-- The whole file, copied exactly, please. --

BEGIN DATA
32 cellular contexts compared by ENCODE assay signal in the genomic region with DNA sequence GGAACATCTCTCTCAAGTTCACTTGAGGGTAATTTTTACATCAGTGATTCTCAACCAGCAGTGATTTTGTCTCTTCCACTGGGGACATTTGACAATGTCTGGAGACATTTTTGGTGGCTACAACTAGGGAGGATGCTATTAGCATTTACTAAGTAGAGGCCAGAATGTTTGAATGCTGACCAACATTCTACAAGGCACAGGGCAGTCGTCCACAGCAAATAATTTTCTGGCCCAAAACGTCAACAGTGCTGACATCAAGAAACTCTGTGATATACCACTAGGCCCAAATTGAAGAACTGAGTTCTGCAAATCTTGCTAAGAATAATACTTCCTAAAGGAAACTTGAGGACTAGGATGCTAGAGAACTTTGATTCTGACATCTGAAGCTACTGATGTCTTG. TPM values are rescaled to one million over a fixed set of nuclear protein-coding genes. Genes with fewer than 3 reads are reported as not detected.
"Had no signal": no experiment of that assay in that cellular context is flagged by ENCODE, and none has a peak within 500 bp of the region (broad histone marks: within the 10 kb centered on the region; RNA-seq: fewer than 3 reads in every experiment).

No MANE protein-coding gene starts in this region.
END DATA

32 cellular contexts compared by ENCODE assay signal in the genomic region with DNA sequence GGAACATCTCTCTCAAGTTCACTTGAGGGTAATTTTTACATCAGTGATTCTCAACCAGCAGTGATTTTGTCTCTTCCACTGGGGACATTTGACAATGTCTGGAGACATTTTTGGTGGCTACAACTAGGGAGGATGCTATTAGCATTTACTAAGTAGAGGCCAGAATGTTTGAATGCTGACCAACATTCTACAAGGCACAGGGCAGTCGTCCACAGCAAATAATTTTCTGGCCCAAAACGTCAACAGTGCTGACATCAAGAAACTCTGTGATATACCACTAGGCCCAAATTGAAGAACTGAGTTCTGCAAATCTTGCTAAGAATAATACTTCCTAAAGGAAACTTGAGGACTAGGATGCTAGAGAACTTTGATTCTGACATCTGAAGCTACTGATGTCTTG. TPM values are rescaled to one million over a fixed set of nuclear protein-coding genes. Genes with fewer than 3 reads are reported as not detected.
"Had no signal": no experiment of that assay in that cellular context is flagged by ENCODE, and none has a peak within 500 bp of the region (broad histone marks: within the 10 kb centered on the region; RNA-seq: fewer than 3 reads in every experiment).

No MANE protein-coding gene starts in this region.